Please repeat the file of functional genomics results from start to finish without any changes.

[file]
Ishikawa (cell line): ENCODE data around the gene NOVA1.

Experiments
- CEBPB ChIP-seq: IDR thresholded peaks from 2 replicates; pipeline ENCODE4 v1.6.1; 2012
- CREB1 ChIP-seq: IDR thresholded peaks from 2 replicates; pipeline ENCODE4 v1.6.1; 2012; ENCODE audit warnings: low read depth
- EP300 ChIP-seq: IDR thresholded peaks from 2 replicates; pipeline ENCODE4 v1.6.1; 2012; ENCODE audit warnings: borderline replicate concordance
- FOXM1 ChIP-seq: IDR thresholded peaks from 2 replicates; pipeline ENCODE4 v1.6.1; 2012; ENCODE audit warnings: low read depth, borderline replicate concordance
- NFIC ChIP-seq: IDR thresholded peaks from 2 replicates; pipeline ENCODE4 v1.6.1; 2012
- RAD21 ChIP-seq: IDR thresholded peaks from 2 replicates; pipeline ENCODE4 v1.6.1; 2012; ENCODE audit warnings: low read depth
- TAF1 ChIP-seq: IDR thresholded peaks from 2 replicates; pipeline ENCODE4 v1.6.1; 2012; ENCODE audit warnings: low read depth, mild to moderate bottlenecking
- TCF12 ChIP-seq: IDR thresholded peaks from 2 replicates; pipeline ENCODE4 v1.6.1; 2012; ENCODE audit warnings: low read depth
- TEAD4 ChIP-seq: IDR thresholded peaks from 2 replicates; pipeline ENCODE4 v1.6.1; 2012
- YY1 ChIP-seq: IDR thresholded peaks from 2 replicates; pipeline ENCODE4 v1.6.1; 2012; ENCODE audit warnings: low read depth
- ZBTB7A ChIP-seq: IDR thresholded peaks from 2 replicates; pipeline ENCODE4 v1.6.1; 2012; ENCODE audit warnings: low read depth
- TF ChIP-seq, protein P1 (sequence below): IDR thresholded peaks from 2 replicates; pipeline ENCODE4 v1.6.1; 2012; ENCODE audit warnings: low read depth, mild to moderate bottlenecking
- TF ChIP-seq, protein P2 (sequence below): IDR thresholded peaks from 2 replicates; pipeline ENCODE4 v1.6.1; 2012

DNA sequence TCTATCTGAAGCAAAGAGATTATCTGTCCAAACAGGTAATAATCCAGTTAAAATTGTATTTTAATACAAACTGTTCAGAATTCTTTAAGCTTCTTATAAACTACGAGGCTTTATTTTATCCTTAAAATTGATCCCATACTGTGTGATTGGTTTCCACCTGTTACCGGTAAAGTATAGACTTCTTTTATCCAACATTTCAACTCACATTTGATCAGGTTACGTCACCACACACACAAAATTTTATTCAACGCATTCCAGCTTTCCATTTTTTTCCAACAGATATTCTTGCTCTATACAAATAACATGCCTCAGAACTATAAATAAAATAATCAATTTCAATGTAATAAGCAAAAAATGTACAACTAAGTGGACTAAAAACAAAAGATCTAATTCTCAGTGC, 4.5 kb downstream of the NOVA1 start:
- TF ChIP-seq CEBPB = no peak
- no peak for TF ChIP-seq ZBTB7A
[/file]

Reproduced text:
Ishikawa (cell line): ENCODE data around the gene NOVA1.

Experiments
- CEBPB ChIP-seq: IDR thresholded peaks from 2 replicates; pipeline ENCODE4 v1.6.1; 2012
- CREB1 ChIP-seq: IDR thresholded peaks from 2 replicates; pipeline ENCODE4 v1.6.1; 2012; ENCODE audit warnings: low read depth
- EP300 ChIP-seq: IDR thresholded peaks from 2 replicates; pipeline ENCODE4 v1.6.1; 2012; ENCODE audit warnings: borderline replicate concordance
- FOXM1 ChIP-seq: IDR thresholded peaks from 2 replicates; pipeline ENCODE4 v1.6.1; 2012; ENCODE audit warnings: low read depth, borderline replicate concordance
- NFIC ChIP-seq: IDR thresholded peaks from 2 replicates; pipeline ENCODE4 v1.6.1; 2012
- RAD21 ChIP-seq: IDR thresholded peaks from 2 replicates; pipeline ENCODE4 v1.6.1; 2012; ENCODE audit warnings: low read depth
- TAF1 ChIP-seq: IDR thresholded peaks from 2 replicates; pipeline ENCODE4 v1.6.1; 2012; ENCODE audit warnings: low read depth, mild to moderate bottlenecking
- TCF12 ChIP-seq: IDR thresholded peaks from 2 replicates; pipeline ENCODE4 v1.6.1; 2012; ENCODE audit warnings: low read depth
- TEAD4 ChIP-seq: IDR thresholded peaks from 2 replicates; pipeline ENCODE4 v1.6.1; 2012
- YY1 ChIP-seq: IDR thresholded peaks from 2 replicates; pipeline ENCODE4 v1.6.1; 2012; ENCODE audit warnings: low read depth
- ZBTB7A ChIP-seq: IDR thresholded peaks from 2 replicates; pipeline ENCODE4 v1.6.1; 2012; ENCODE audit warnings: low read depth
- TF ChIP-seq, protein P1 (sequence below): IDR thresholded peaks from 2 replicates; pipeline ENCODE4 v1.6.1; 2012; ENCODE audit warnings: low read depth, mild to moderate bottlenecking
- TF ChIP-seq, protein P2 (sequence below): IDR thresholded peaks from 2 replicates; pipeline ENCODE4 v1.6.1; 2012

DNA sequence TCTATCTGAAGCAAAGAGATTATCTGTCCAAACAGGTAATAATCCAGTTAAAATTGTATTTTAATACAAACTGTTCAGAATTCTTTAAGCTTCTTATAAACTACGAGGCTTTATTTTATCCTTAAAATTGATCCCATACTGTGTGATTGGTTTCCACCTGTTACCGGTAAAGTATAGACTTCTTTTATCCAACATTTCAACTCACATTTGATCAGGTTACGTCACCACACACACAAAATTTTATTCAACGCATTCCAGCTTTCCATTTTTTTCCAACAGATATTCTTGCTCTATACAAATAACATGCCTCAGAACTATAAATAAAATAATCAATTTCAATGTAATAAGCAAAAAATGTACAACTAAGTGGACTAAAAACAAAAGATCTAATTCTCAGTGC, 4.5 kb downstream of the NOVA1 start:
- TF ChIP-seq CEBPB = no peak
- no peak for TF ChIP-seq ZBTB7A